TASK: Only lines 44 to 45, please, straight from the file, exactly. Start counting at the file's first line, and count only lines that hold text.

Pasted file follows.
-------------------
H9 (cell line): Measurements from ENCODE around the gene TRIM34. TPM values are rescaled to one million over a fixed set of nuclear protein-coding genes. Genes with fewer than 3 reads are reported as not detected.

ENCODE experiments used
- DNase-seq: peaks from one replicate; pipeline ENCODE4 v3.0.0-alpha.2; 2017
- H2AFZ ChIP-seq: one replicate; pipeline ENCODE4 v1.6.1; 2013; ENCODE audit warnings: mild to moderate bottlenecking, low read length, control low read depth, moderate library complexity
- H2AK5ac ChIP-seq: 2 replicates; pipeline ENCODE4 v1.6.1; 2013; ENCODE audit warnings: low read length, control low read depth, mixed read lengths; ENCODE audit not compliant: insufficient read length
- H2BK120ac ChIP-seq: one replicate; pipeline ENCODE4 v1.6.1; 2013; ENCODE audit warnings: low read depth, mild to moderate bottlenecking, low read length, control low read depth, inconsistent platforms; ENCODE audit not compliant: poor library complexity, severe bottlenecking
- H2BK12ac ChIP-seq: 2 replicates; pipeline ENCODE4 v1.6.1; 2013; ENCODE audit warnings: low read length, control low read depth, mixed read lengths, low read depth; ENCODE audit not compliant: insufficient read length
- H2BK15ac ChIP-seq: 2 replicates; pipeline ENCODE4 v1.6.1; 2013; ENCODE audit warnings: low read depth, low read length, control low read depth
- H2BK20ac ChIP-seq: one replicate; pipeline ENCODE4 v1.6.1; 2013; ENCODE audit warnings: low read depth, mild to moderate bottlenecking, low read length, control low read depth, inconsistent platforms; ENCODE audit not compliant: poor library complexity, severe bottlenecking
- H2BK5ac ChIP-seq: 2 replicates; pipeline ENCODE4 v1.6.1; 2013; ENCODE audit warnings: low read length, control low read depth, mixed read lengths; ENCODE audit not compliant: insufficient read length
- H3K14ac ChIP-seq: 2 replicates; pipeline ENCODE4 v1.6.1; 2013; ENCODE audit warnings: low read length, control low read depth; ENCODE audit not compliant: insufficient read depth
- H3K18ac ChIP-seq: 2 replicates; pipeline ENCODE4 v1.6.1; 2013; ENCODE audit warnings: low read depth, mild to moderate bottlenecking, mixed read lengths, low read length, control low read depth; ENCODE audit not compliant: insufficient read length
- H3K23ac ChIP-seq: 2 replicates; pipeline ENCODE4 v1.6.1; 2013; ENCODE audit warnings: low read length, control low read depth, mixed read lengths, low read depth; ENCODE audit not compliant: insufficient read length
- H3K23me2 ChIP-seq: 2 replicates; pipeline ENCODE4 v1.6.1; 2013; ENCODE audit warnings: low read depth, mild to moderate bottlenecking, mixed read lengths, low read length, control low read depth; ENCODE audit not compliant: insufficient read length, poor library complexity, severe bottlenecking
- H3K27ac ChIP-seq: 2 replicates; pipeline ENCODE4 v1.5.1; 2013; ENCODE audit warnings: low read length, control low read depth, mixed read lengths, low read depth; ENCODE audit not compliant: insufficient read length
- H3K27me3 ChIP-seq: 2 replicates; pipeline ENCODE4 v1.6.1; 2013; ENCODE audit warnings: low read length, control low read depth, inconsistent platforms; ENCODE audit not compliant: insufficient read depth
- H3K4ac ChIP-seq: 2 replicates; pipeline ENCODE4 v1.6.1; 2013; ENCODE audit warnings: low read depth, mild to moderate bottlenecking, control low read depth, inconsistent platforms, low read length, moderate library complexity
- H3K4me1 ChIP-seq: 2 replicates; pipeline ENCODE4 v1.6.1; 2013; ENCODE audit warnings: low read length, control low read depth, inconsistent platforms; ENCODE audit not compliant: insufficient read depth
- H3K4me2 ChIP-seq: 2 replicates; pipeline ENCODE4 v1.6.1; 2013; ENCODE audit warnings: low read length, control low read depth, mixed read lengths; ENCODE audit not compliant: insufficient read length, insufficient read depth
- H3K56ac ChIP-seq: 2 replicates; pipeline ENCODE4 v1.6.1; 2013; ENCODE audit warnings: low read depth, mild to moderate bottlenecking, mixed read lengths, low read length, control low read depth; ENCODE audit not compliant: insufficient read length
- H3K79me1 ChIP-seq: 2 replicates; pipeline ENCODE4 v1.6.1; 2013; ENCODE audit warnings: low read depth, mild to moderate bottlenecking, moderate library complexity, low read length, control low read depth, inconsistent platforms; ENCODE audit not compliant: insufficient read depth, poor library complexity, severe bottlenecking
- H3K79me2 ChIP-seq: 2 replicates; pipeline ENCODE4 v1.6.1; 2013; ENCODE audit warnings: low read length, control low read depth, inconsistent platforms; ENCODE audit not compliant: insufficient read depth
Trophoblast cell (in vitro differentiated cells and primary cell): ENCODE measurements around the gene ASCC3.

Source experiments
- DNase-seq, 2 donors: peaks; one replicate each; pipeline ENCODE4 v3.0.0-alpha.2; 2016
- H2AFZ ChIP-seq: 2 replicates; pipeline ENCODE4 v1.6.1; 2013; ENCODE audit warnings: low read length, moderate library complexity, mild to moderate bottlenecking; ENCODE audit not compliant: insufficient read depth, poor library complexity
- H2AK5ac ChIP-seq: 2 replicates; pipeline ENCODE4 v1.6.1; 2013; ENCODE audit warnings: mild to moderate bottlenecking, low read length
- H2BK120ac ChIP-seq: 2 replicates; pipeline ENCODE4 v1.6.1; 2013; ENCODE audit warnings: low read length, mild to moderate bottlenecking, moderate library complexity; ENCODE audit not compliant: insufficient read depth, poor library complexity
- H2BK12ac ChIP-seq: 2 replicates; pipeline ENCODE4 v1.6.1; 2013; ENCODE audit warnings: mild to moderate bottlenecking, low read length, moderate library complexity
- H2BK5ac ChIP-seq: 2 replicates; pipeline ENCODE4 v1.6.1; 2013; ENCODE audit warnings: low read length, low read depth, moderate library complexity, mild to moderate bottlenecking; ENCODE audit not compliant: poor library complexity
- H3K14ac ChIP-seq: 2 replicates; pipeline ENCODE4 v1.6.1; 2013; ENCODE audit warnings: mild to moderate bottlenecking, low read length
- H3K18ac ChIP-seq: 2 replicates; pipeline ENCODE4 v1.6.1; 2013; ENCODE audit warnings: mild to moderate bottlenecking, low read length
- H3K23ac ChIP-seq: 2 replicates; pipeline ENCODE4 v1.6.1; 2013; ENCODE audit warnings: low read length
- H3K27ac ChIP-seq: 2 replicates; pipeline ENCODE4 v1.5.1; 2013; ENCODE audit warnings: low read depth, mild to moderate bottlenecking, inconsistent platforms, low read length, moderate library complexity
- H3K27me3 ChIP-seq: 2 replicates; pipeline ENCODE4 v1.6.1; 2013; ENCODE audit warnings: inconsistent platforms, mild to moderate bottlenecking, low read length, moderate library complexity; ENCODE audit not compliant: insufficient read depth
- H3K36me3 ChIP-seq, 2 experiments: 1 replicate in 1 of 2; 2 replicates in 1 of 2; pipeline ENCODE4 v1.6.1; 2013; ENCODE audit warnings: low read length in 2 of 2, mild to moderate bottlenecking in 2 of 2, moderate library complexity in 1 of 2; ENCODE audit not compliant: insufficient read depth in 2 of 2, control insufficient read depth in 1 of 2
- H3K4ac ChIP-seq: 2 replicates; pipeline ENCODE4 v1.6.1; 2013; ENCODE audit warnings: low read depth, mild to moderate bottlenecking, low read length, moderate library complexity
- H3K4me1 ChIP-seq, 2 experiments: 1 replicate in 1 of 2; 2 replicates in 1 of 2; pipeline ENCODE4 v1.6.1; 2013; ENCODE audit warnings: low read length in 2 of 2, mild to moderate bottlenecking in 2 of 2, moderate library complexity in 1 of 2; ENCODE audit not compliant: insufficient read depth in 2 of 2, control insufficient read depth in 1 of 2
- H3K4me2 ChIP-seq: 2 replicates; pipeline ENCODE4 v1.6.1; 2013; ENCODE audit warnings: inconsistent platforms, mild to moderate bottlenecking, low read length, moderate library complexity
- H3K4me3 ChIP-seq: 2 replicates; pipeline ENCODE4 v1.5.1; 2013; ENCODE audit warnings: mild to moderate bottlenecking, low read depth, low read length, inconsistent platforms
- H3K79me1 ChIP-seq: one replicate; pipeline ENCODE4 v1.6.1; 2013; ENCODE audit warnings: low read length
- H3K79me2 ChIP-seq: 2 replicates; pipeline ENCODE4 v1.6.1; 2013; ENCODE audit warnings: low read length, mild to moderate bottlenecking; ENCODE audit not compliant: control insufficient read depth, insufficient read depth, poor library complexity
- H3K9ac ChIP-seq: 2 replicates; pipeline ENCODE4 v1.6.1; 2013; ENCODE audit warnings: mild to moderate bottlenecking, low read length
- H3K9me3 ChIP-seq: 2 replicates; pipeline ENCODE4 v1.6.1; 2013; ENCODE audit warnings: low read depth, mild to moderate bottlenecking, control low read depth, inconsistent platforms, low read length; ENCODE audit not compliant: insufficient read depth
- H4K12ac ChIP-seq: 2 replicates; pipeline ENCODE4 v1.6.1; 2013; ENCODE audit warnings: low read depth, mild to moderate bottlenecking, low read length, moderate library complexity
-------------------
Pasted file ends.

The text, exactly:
- H3K9me3 ChIP-seq: 2 replicates; pipeline ENCODE4 v1.6.1; 2013; ENCODE audit warnings: low read depth, mild to moderate bottlenecking, control low read depth, inconsistent platforms, low read length; ENCODE audit not compliant: insufficient read depth
- H4K12ac ChIP-seq: 2 replicates; pipeline ENCODE4 v1.6.1; 2013; ENCODE audit warnings: low read depth, mild to moderate bottlenecking, low read length, moderate library complexity